Pants's dependency inference will detect Python imports of Protobuf modules, which you can confirm by running ./pants dependencies path/to/file.py.

If gRPC is activated, you can also import the module with _pb2_grpc at the end, e.g. project.example.f_pb2_grpc.

from project.example.f_pb2 import HelloReply
from project.example.f_pb2_grcp import GreeterServicer

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Run ./pants export-codegen :: to inspect the files

./pants export-codegen :: will run all relevant code generators and write the files to dist/codegen using the same paths used normally by Pants.

You do not need to run this goal for codegen to work when using Pants; export-codegen is only for external consumption outside of Pants.

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You likely need to add empty **init**.py files

By default, Pants will generate the Python files in the same directory as the .proto file. To get Python imports working properly, you will likely need to add an empty **init**.py in the same location, and possibly in ancestor directories.

See the below section "Protobuf and source roots" for how to generate into a different directory. If you use this option, you will still likely need an empty **init**.py file in the destination directory.

Protobuf and source roots

By default, generated code goes into the same source root as the .proto file from which it was generated. For example, a file src/proto/example/f.proto will generate src/proto/example/f_pb2.py.

However, this may not always be what you want. In particular, you may not want to have to add **init**py files under src/proto just so you can import Python code generated to that source root.

You can configure a different source root for generated code by setting the python_source_root field:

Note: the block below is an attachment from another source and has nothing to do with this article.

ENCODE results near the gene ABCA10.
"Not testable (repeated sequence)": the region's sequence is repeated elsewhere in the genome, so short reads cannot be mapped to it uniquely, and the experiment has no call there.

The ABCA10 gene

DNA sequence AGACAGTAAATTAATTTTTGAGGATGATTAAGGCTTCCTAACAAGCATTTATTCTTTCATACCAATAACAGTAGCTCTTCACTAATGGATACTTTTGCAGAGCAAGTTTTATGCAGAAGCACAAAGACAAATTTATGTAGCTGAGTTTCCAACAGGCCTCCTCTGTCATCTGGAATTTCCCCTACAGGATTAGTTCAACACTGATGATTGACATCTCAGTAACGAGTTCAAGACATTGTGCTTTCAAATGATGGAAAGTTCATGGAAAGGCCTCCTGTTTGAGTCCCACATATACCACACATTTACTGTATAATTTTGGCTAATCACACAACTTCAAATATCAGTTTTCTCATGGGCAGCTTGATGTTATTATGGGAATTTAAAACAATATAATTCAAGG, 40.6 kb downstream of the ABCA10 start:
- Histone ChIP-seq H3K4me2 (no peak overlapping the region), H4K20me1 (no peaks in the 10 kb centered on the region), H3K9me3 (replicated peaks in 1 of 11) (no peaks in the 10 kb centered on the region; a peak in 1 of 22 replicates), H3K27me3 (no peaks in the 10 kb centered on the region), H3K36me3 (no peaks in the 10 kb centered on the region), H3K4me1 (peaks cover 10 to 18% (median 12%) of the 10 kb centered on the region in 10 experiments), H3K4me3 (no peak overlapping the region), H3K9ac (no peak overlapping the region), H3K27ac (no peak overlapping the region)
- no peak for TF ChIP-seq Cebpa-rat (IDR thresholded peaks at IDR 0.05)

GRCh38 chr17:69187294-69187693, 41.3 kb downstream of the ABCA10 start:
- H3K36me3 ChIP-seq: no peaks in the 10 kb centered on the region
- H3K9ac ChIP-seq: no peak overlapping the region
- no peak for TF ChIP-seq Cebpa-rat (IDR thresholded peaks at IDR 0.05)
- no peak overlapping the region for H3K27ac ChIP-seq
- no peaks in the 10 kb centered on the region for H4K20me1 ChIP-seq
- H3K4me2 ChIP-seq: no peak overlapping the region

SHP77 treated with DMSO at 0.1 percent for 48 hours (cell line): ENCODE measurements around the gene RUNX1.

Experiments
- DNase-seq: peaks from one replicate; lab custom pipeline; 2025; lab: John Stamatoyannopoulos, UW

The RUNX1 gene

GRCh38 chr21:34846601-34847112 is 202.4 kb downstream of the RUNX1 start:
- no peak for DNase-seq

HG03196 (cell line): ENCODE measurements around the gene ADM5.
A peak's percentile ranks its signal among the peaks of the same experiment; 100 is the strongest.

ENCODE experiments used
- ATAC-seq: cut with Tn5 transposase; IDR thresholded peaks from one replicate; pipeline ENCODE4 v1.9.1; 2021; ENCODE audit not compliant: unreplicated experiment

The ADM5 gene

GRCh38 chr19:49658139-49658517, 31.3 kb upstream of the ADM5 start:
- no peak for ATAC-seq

protobuf_sources(
    name="protos",
    python_source_root='src/python'
)

Now src/proto/example/f.proto will generate src/python/example/f_pb2.py, i.e., the generated files will share a source root with your other Python code.

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Set the .proto file's package relative to the source root

Remember that the package directive in your .proto file should be relative to the source root.

For example, if you have a file at src/proto/example/subdir/f.proto, you'd set its package to example.subdir; and in your Python code, from example.subdir import f_pb2.

Multiple resolves

If you're using multiple resolves (i.e. multiple lockfiles), then you may need to set the python_resolve field. protobuf_source targets only work with a single resolve, meaning, for example, that a python_source target that uses the resolve 'a' can only depend on Protobuf targets that also uses this same resolve.

By default, protobuf_source / protobuf_sources targets use the resolve set by the option [python].default_resolve. To use a different resolve, set the field python_resolve: str to one of the values from the option [python].resolves.

You must also make sure that any resolves that use codegen include python_requirement targets for the protobuf and grpcio runtime libraries from Step 2. Pants will eagerly validate this for you.

For example:

python_requirement(
    name="protobuf_resolve-a",
    requirements=["protobuf==3.19.4"],
    resolve="resolve-a",
)

python_requirement(
    name="protobuf_resolve-b",
    # Note that this version can be different than what we use 
    # above for `resolve-a`.
    requirements=["protobuf==3.17.2"],
    resolve="resolve-b",
)

protobuf_source(
    name="data_science_models",
    source="data_science_models.proto",
    python_resolve="resolve-a",
)


protobuf_source(
    name="mobile_app_models",
    source="mobile_app_models.proto",
    python_resolve="resolve-b",
)

Pants 2.11 will be adding support for using the same protobuf_source target with multiple resolves through a new parametrize() feature.